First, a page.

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PHP 6 Fast and Easy Web Development Paperback – January 25, 2008

ISBN-13: 978-1598634716 ISBN-10: 1598634712 Edition: 1st

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Product Details

  • Paperback: 592 pages
  • Publisher: Cengage Learning PTR; 1 edition (January 25, 2008)
  • Language: English
  • ISBN-10: 1598634712
  • ISBN-13: 978-1598634716
  • Product Dimensions: 9.1 x 7.4 x 1.5 inches
  • Shipping Weight: 2.5 pounds
  • Average Customer Review: 2.2 out of 5 stars  See all reviews (13 customer reviews)
  • Amazon Best Sellers Rank: #970,016 in Books (See Top 100 in Books)

Editorial Reviews

Review

Introduction PART I: GETTING STARTED Chapter 1: INSTALLING AND CONFIGURING MYSQL Chapter 2: Installing Apache Chapter 3: Installing PHP PART II: THE ABSOLUTE BASICS OF CODING IN PHP Chapter 4: Mixing PHP and HTML Chapter 5: Introducing Variables and Operators Chapter 6: Using PHP Variables PART III: START WITH THE SIMPLE STUFF Chapter 7: Displaying Dynamic Content Chapter 8: Sending E-Mail Chapter 9: Using Your File System Chapter 10: Uploading Files to Your Web Site PART IV: GETTING TO KNOW YOUR MYSQL DATABASE Chapter 11: Establishing a Connection and Poking Around Chapter 12: Creating a Database Table Chapter 13: Inserting Data into the Table Chapter 14: Selecting and displaying Data PART V: USER AUTHENTICATION AND TRACKING Chapter 15: Database-Driven User Authentication Chapter 16: Using Cookies Chapter 17: Session Basics PART VI: CREATING YOUR OWN CONTACT MANAGEMENT SYSTEM Chapter 18: Planning Your System Chapter 19: Adding Contacts Chapter 20: Modifying Contacts Chapter 21: Deleting Contacts Chapter 22: Working with Contacts PART VII: ADDITIONAL PROJECT EXAMPLES Chapter 23: Managing a Simple Mailing List Chapter 24: Creating Custom Logs and Reports Chapter 25: Working with XML PART VIII: APPENDIXES Appendix A: Additional COnfiguration Options Appendix B: Basic PHP Language Reference Appendix C: Writing Your Own FUnctions Appendix D: Wiring Your Own Classes and Objects Appendix E: Database Normalization and SQL Reference Appendix F: Using SQLite Appendix G: Getting Help Index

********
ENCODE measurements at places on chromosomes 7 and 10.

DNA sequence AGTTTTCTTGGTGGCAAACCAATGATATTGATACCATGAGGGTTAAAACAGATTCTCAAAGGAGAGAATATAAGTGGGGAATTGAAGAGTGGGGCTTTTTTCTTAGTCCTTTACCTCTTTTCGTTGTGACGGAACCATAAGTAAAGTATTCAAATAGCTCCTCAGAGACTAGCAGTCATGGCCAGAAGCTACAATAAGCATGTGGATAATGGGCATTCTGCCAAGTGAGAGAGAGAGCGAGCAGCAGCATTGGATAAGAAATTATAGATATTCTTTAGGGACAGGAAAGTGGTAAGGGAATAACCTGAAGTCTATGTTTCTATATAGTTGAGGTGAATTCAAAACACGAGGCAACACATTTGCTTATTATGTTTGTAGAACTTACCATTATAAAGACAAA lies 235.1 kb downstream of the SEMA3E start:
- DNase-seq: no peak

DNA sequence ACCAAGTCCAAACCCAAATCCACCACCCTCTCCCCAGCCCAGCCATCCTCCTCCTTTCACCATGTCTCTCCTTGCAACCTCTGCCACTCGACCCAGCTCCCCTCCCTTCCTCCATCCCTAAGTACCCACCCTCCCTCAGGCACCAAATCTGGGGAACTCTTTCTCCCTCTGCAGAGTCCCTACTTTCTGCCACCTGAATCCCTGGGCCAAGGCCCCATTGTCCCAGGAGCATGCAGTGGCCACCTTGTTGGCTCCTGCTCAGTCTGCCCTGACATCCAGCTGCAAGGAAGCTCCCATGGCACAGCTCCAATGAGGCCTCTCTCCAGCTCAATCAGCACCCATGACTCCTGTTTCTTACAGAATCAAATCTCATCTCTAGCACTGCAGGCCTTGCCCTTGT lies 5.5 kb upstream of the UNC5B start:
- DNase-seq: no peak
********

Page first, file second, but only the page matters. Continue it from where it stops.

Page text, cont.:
About the Author

Matt Telles is a senior consultant working in the software development world. His experience includes both desktop and web development using a variety of languages and platforms. He is the author of seven other books ranging from C++ to Python.